For example, my concentration handicap means that I can not filter sounds (not even in conversation) meaning that everything audible is being processed by my brain. Coincidentally, I have a widened field of view because my brain never learned that certain extents of my viewing angle are not that useful. Meaning that I see a lot more but, again, and processing more in a day. This often causes mental exhaustion at the end of the day.

But my expertise lies in IT, computers and stuff. I wear headphones where all the sounds contextually make sense and only play when important for me. At the same time, being able to concentrate on one screen instead of a moving world around me means that I can better focus. In short, I may be a very capable IT employee.

But when you wear the stamp as an Autistic person, the companies will always have a preconception. And don't try and hide that you are autistic, because over here, that's a possible grounds of being fired. Especially because the first three years that a company hires an Autistic person, they get part of the salary paid back by the state.

So you are fighting a battle where you try to become the best you can be, but are limited by the stamp that you can not hide without serious repercussions on the long term. IF you already can hide it. It's frustrating, and often results in perfectly capable Autistic people having to work in Sheltered Workspaces simply because these exist on the basis of employing handicapped people. But these companies rarely have a branch in the expertise you spent your childhood and teenage years getting good at.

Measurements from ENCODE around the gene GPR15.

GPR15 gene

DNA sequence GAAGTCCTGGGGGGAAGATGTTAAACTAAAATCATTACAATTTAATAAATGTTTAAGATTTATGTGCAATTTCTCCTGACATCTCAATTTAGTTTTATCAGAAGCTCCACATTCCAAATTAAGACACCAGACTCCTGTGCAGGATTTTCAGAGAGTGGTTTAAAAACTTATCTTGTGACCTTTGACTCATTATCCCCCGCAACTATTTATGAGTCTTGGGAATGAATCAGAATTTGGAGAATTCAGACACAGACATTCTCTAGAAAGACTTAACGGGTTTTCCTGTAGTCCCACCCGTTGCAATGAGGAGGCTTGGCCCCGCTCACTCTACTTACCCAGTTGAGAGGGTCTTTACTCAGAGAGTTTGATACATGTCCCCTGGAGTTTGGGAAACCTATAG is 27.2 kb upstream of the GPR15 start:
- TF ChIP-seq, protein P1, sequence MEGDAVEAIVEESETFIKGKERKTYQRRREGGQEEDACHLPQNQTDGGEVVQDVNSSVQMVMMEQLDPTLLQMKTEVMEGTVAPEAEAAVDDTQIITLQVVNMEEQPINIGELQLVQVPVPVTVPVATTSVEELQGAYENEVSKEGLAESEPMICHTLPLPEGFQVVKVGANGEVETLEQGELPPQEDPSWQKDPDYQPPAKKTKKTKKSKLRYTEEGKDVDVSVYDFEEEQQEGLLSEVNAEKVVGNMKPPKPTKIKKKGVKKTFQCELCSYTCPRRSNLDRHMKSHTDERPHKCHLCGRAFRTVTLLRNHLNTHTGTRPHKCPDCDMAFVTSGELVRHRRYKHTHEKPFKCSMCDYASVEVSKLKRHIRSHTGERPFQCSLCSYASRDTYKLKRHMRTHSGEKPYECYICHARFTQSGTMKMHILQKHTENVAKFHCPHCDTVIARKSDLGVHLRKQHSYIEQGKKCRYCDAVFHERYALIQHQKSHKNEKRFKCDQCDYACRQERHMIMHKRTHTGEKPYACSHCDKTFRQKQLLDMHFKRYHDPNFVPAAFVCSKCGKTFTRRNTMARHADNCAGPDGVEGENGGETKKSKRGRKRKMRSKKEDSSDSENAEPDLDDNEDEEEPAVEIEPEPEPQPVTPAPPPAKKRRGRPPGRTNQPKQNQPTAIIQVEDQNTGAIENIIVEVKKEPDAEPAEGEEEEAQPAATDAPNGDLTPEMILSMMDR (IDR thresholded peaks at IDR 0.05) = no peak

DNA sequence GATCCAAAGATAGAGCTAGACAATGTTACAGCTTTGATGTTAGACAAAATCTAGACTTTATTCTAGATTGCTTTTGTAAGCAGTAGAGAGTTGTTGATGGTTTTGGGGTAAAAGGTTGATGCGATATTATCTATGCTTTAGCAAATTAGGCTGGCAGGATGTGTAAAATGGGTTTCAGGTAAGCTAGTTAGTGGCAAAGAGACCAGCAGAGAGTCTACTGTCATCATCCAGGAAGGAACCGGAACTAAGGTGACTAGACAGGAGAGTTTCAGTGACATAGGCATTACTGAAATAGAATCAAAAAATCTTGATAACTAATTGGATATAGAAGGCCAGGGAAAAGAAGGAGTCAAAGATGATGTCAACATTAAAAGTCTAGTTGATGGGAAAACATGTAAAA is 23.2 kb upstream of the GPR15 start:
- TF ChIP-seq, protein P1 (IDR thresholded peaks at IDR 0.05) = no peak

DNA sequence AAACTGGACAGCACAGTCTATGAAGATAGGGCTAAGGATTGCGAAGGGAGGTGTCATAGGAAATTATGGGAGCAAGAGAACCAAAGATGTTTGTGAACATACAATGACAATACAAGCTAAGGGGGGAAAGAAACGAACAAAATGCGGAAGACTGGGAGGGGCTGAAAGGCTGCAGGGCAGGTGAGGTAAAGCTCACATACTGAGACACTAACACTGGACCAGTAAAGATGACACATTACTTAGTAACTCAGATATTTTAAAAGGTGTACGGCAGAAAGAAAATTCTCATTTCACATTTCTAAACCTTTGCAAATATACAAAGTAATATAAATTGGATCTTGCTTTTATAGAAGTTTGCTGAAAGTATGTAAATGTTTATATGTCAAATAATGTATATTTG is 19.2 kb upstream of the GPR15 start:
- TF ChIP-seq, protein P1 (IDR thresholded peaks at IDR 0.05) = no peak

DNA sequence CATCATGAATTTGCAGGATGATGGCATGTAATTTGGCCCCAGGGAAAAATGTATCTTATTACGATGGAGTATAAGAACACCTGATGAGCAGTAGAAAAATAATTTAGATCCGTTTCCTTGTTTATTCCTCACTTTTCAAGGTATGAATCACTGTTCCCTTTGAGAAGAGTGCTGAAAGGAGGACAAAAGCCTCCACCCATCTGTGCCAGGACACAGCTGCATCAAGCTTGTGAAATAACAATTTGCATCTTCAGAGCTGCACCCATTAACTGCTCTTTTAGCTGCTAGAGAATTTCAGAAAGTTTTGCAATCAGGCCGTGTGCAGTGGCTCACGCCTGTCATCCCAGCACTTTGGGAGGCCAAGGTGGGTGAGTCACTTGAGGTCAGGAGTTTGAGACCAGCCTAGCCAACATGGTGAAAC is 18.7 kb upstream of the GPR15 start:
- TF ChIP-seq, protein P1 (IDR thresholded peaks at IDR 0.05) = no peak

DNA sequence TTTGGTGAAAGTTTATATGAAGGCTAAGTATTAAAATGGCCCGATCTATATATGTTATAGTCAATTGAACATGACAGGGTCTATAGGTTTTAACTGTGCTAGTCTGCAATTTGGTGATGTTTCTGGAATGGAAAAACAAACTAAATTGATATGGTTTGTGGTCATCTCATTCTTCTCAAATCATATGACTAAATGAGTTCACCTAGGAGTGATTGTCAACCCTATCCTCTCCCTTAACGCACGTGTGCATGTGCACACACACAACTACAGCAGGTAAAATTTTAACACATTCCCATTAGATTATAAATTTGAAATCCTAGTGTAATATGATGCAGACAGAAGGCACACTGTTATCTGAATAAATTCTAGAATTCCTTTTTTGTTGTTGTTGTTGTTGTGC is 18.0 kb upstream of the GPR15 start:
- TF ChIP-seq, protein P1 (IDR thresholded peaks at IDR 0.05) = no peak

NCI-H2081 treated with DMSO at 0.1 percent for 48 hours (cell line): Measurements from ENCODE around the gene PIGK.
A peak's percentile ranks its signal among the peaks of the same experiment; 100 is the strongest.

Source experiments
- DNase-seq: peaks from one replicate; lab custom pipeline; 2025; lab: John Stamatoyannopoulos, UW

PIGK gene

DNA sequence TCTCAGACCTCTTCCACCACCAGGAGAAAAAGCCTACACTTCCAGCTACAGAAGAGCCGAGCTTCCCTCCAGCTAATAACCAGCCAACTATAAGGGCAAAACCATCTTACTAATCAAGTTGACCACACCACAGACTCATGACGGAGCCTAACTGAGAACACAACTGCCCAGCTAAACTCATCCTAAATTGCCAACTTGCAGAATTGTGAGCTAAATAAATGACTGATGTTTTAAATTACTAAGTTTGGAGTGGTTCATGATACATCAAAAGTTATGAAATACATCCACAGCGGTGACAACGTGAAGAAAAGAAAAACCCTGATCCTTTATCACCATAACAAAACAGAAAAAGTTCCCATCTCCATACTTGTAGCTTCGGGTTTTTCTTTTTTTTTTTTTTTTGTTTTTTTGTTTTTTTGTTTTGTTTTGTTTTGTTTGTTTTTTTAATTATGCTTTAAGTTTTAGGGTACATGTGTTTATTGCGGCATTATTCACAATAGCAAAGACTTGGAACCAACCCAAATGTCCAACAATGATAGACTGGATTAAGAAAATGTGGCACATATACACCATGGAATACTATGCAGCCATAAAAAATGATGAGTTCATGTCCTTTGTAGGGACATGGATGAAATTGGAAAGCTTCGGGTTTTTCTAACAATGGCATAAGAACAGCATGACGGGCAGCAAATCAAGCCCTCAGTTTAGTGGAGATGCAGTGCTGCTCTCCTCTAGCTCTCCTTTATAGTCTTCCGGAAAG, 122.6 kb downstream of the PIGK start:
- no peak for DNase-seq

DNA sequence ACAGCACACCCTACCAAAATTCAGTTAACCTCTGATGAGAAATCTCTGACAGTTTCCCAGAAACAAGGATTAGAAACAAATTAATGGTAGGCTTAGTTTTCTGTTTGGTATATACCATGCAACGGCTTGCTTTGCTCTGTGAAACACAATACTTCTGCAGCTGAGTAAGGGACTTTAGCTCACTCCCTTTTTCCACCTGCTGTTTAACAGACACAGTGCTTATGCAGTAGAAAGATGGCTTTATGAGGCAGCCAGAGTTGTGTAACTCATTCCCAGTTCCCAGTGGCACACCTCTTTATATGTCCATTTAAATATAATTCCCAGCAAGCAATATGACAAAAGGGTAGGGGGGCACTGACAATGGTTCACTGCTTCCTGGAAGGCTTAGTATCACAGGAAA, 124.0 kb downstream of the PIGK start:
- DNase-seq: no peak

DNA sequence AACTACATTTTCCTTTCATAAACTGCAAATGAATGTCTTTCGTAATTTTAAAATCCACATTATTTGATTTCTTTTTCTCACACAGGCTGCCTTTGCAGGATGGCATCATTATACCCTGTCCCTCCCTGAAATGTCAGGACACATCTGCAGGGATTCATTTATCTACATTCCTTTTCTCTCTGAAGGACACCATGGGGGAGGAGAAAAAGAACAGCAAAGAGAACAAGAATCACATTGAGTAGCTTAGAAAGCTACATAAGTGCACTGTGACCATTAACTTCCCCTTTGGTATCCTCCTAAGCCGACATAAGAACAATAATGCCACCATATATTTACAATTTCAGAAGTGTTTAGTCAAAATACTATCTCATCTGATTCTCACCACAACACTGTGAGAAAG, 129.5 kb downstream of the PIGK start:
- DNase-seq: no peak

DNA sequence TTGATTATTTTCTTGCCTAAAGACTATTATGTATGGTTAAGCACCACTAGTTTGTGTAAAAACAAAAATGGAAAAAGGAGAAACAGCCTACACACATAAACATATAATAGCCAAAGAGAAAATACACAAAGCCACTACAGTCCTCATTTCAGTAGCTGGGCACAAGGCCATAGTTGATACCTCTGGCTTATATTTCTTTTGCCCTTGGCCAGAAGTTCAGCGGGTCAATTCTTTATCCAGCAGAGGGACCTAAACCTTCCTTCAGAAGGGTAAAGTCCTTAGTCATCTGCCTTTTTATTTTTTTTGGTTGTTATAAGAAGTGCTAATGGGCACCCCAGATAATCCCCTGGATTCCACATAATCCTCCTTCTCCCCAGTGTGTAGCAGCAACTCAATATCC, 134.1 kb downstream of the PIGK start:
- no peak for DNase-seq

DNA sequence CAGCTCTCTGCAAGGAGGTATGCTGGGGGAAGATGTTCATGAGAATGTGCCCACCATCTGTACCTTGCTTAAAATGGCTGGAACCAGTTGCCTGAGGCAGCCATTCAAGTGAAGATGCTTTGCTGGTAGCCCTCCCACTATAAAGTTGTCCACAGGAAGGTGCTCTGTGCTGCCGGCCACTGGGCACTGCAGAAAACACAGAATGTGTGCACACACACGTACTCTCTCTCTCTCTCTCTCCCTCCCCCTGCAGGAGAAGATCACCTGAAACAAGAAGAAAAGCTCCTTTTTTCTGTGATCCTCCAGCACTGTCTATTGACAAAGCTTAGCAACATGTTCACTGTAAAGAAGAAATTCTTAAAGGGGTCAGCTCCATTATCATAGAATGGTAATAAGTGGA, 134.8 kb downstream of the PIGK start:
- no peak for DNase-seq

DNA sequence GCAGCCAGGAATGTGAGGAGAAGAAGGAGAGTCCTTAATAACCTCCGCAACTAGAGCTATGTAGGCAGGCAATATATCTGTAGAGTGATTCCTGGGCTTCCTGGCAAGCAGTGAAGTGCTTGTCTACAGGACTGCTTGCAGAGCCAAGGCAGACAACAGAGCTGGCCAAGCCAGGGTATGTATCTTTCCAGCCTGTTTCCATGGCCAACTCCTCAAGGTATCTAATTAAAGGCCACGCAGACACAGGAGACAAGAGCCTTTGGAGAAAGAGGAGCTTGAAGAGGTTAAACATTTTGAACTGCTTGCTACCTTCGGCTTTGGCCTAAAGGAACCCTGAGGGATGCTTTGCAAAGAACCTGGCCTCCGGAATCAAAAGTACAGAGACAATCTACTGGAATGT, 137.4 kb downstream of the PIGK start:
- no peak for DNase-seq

If you'd ask me who the real authorities are on Autism... the closest I can think of are Therapists and people who closely work with Autistic people on a very regular basis. Maybe even some teachers in dedicated schools. Simply put, people who's sole professional purpose is to understand and guide people like us.
Because it's those kinds of people who have helped me become a social creature, despite there being a chance I was going to become a reclused and socially awkward hermit.

So when you ask us what it's like to be Austistic... We, or at least I, won't hate you for it. But there may be a facepalm happening... Because deep inside we feel like we know nothing of the grand scheme of things on this topic. Just our own experience. And it feels inappropriate to treat us as if we somehow know all the wisdom surrounding us, simply because we are experiencing it.

Which is an interesting thing. Because we have learned where the limitation of our knowledge lies. Yet people on a daily basis base their presumptions on rumors and media outlets that by no means have a guarantee to be reputable.

The sheer idea that we acknowledge that the information we have is not representative of the whole picture, could further our collective intelligence drastically as it leaves a desire to learn.
But instead, many people deem whatever amount of knowledge they have, sufficient to form an opinion on it and base their actions on it.

The smartest thing I have learned to say in a conversation is:
"I am not equipped to confidently form or express an opinion about this, yet."